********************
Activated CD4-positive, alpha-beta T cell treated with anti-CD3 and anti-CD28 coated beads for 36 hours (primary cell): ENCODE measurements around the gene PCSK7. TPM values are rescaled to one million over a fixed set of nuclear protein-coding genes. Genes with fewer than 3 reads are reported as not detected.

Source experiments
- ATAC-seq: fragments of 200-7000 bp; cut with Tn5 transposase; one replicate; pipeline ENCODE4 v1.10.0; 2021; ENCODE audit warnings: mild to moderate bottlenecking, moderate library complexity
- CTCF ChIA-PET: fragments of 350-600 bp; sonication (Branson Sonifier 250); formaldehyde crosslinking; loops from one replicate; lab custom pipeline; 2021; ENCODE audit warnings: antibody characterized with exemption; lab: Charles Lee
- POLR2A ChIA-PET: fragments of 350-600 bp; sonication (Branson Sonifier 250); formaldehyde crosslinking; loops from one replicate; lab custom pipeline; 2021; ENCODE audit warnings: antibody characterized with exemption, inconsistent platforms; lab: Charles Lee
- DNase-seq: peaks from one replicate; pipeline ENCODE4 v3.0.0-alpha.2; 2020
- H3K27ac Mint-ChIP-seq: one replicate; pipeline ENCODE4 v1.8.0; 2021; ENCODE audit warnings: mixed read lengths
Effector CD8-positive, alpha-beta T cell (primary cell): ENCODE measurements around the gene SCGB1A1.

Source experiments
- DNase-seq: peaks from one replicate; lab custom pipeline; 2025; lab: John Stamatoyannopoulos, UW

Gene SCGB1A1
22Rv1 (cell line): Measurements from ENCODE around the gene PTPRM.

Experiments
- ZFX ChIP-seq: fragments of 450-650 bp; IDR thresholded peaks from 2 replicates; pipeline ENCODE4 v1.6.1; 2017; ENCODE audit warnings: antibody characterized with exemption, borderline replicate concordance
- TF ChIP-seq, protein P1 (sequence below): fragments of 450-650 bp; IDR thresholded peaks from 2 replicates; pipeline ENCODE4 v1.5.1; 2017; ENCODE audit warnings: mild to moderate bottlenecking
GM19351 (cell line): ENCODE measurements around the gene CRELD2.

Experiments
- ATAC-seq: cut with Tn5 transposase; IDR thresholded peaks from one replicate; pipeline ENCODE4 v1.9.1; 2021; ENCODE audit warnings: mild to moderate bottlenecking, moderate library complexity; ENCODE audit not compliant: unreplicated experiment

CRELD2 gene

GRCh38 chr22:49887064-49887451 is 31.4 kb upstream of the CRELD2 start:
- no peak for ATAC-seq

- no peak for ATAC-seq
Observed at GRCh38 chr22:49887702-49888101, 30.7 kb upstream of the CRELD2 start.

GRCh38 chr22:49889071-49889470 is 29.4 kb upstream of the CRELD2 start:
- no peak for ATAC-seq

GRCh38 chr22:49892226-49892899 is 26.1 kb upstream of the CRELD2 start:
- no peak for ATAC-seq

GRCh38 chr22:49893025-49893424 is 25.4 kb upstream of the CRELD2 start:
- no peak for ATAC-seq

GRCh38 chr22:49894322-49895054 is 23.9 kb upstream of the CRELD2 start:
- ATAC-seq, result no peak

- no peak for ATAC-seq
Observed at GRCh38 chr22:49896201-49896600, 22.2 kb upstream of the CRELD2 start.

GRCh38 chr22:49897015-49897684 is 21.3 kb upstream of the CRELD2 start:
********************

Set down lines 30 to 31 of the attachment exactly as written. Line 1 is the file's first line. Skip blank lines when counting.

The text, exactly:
GRCh38 chr22:49894322-49895054 is 23.9 kb upstream of the CRELD2 start:
- ATAC-seq, result no peak